FEATURED PHOTO: JORDYN CLOSE DEPUTY DIRECTOR OHIO WOMEN’S ALLIANCE
IdeastreamPublicMedia.org, By Jo Ingles STATEHOUSE NEWS BUREAU, Posted March 22nd 2023
Abortion rights amendment clears another hurdle in Ohio. Now the signature gathering begins!,
Organizers working to put to voters an amendment that would enshrine abortion rights into the state’s constitution have gotten the green light from the panel that determines statewide ballot issues.
Now backers of the amendment can start the process of gathering the nearly 414,000 valid petition signatures needed to put the issue before voters in November.
The Ballot Board is made up of three Republican members and two Democrats. But in the scope of this amendment, Secretary of State Frank LaRose (R-Ohio) noted the board had a limited duty.
“Our purpose here today and our sole purpose is to determine if this constitutes one change, one amendment to the Ohio Constitution. I know that there are deeply held beliefs and strong feelings on both sides of this issue and I anticipate in the state of Ohio over the next several months that that debate will continue in the public,” LaRose said before the panel considered the proposal. “It is not our purpose to have a debate on the merits of this constitutional amendment.”
But Republican Sen. Theresa Gavarone (R-Bowling Green) couldn’t resist weighing in with her opinion on it.
“I’m horrified at the thought of this amendment. I mean, the right to kill babies being put in Ohio’s constitution. Although I am very much opposed to the substance, the issue before us is procedural only, whether this is one question or more,” Gavarone said.
In the end, the board unanimously agreed it is one question. That means backers of the amendment can print the petitions and start getting signatures.
Jordyn Close, deputy director of the Ohio Women’s Alliance, another organization that’s working with the coalition, said her group is excited to have the opportunity to now start to gather petition signatures.
“We know that when we put the power back into the hands of Ohio voters, they have shown that they support the right to choose. Abortion is currently legal in Ohio up to 21 weeks and 7 days and so this initiative, I don’t see, really changing the gestational limits in the state largely,” Close said.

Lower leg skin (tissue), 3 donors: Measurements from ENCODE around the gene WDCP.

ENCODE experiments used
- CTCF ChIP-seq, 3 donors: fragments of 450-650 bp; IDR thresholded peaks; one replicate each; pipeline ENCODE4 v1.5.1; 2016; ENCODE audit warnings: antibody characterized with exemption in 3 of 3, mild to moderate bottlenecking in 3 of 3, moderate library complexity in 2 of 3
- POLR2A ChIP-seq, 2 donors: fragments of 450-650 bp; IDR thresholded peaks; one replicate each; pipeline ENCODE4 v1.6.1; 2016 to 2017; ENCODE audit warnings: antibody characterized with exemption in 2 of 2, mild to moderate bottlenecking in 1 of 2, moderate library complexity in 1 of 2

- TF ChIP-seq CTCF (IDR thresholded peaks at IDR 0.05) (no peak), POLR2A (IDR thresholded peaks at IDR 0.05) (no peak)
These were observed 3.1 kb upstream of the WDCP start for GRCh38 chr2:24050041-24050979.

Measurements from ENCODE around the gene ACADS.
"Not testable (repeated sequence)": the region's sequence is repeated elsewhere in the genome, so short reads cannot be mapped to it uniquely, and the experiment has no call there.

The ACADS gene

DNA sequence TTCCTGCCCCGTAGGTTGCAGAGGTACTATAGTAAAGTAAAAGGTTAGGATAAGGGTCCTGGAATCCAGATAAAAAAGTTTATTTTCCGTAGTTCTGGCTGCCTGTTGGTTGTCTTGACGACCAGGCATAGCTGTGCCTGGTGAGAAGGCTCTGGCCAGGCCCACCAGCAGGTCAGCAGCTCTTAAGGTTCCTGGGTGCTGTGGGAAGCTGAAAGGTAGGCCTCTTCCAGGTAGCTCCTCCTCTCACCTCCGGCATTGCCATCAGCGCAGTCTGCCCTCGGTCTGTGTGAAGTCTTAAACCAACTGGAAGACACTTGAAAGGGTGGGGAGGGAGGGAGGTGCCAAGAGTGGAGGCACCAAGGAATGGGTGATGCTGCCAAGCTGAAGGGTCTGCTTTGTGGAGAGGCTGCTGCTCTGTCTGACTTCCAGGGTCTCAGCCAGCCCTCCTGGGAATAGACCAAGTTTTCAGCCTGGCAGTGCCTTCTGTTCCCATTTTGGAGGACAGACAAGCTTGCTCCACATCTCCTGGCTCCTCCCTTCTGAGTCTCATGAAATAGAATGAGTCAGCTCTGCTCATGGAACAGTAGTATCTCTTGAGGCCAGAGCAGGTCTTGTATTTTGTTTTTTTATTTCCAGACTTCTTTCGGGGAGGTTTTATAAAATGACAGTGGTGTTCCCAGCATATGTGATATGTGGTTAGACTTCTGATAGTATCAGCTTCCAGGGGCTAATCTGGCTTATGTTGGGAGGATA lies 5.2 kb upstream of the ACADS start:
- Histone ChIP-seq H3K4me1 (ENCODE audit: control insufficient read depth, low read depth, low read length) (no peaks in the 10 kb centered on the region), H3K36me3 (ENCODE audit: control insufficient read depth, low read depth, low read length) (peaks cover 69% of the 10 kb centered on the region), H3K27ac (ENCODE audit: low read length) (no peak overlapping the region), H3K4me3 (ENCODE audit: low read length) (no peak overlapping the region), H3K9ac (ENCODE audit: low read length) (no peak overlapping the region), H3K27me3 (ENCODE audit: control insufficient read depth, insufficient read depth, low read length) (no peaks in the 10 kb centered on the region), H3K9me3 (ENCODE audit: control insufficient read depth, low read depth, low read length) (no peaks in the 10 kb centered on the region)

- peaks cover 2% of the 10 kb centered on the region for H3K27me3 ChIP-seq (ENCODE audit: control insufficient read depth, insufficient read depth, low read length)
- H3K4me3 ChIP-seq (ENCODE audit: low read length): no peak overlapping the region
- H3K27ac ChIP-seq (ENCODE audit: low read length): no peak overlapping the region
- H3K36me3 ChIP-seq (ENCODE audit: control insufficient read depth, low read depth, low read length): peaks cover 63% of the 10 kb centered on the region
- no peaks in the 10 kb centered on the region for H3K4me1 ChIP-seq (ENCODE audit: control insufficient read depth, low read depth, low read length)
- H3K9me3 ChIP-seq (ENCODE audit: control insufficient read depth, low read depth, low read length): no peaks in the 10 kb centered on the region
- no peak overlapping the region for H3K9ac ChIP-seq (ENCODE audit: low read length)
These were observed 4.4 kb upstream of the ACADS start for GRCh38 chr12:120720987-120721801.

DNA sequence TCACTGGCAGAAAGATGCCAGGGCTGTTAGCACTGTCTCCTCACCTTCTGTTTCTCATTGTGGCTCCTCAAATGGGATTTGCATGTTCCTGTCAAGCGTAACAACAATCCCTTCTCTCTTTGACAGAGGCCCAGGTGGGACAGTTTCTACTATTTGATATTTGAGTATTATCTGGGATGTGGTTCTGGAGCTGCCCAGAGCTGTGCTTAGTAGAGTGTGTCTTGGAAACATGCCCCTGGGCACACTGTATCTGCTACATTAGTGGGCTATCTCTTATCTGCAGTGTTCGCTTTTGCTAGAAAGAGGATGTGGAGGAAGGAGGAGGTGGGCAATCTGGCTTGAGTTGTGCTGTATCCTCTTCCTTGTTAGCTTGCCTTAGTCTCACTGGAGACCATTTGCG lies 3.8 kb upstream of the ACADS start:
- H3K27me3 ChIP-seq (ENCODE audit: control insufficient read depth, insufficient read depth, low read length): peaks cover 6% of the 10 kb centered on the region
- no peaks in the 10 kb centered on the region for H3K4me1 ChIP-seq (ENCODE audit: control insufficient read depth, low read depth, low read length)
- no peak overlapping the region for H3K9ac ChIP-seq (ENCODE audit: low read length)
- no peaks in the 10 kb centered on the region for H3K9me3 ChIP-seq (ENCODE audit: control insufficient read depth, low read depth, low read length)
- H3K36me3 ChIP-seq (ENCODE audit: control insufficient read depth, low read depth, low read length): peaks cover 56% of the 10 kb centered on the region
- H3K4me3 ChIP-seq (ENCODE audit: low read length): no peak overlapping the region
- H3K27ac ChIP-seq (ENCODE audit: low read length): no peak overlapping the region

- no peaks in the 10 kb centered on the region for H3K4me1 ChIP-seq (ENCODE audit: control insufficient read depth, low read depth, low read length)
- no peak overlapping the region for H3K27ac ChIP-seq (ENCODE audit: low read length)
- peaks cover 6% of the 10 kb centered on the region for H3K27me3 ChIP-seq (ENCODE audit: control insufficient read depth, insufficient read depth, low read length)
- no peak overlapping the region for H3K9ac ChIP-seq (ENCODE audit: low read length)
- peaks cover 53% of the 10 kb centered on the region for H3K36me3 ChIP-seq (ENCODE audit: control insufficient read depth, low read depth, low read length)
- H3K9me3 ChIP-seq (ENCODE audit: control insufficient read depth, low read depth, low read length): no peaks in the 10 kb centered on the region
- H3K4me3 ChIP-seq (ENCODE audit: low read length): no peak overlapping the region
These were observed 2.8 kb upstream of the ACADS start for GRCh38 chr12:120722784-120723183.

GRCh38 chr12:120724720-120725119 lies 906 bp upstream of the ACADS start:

Close said she expects the large group of volunteers that have already been mobilized to start hitting the streets later this week to collect the petition signatures needed.
Dr. Amy Burkett, an OB/GYN from Northeast Ohio, is working with Ohio Physicians for Reproductive Rights – one of the groups in the coalition that’s supporting the proposed amendment. She said doctors need lawmakers to stay out of exam rooms and added decisions about maternal health should be between a doctor and the patient. And she said while those on the other side speak of “late-term abortions,” there is no such thing and this amendment protects a viable fetus.
“Because the amendment itself adjusts viability based on a physician’s best judgment and the technology that exists at the time,” Burkett explained.
The most recent Ohio Abortion Report shows 156 of the 21,813 abortions performed in the state in 2021 were at 21 weeks of gestation or more. Burkett said abortions are not performed after the point a fetus can survive outside the womb.
“If someone is past the point of viability, and needs to be delivered, we call that a labor induction or c-section,” Burkett said.
But Beth Vanderkooi, executive director of Greater Columbus Right to Life, said her group is ready and has a strategy to fight it.
“We’re going to be engaging people from all over this state to first make the case that Ohioans should decline to sign their initiative and then, if need be, we will be taking a message door to door, all through the summer and all through the fall that their proposal is so extreme that it would provide for unlimited abortion including late in pregnancy when a perfectly healthy baby could otherwise be delivered,” Vanderkooi said.
The coalition will have to collect the signatures by July 5 to put the issue on the Ohio ballot.